The investigation into BP’s disastrous Gulf of Mexico oil spill has hit the buffers after a drilling technology firm refused to hand over access to fundamental software used on the rig.

National Oilwell Varco rejected US government demands to provide access to its proprietary HiTech application, which was relied upon by BP engineers to determine the presence of dangerous hydrocarbons in the well during the drilling. It said that handing over the code would mislead the investigation.

The senior oil spill investigator, Fred Bartlit, yesterday wrote an angry letter to the Oil Spill Commission, highlighting the problems and pleading for help from the authorities to force NOV to give him access to the system.

The investigation could not proceed without access to the HiTech system, he said. “We write to inform you of a roadblock in our investigation. ...The roadblock is NOV [National Oilwell Varco].”

The OSC is attempting to publish a report next month on the causes of the accident, but has had serious problems accessing some of the data it is seeking.
“For over a month, we have attempted to elicit NOV’s assistance on this matter,” Bartlit wrote. “They have been generally uncooperative, either in the form of refusal or delay.”

Bartlit said that investigators needed to determine “what indications of hydrocarbon flow the Deepwater Horizon’s drilling crew could have seen in the two hours prior to the explosion”. While the precise data “sank with the rig”, a “subset” was available in a different format that could also be accessed on the HiTech software.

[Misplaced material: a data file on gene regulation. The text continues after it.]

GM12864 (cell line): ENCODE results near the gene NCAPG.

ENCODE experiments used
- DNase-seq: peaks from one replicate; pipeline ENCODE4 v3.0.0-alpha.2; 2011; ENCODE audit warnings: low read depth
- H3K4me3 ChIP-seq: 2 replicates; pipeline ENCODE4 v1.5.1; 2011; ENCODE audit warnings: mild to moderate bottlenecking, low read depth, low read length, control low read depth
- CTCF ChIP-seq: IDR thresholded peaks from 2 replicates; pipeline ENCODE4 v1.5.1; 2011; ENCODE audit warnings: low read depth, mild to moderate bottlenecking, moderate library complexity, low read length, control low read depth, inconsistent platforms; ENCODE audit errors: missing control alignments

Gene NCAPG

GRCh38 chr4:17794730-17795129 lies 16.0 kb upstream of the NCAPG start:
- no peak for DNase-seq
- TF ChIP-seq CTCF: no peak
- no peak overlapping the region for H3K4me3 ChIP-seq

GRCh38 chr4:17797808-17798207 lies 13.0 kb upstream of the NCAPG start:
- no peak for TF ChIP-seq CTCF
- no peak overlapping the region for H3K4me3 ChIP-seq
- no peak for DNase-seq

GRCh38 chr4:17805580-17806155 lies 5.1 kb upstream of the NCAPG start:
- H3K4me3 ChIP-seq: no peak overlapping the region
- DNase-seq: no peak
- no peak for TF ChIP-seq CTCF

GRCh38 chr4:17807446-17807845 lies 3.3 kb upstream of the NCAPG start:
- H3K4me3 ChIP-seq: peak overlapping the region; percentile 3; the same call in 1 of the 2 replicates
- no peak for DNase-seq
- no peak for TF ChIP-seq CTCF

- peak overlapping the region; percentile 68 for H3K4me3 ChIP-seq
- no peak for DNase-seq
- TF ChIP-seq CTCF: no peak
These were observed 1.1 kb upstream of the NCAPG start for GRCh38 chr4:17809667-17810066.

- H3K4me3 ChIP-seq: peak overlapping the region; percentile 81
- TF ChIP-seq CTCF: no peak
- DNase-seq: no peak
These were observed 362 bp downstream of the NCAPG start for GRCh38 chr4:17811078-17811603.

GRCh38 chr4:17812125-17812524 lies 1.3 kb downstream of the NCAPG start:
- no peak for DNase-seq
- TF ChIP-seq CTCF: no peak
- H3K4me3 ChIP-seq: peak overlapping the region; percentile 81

“In order to recreate the driller’s displays,” he wrote, “we need access to NOV’s proprietary HiTech software, conversion of the data into a format compatible with that software, and simulations of the real-time displays.”

BP had provided underlying data, Bartlit noted, and its cementing contractor Halliburton was in talks to provide key algorithms for data conversion. The rig’s owner, Transocean, was also voluntarily providing key witnesses. But NOV had not helped enough, he wrote.

Bartlit conceded that it was “impossible” to recreate exactly the screen that the drillers saw. But he said that “even a basic understanding” of the information available would “significantly” advance investigations.

The only people who knew what happened – the driller and two assistants – died in the explosion, he wrote in the letter to the commission.

“All we have is the data. We request your assistance in obtaining NOV’s cooperation.”

NOV fired back a curt statement to the media following the letter’s publication on the web, and insisted it supported investigations. It added in the statement that "manufacturing guesses as to what was displayed on the rig's computers runs a serious risk of producing a misleading picture of what actually happened."

The company said it had rejected “requests to synthesise hypothetical computer displays utilising limited mud data provided by the commission, because these would not be accurate or fair".

"It is impossible to say what channels or parameters, time scales or pages the driller had displayed at the time of the accident. Frankly, we were surprised by the commission's letter."

The systems in use on the rig have come under increasing scrutiny. Investigators are still attempting to establish what happened to the automated and manual systems in the blowout preventer, a device supposed to prevent well explosions.

Last month, a crucial presentation slide prepared by investigators briefly emerged early, in error, on the website of the OSC. It indicated that BP had ignored the advice of cement modelling software from Halliburton in an attempt to save time. BP declined to comment.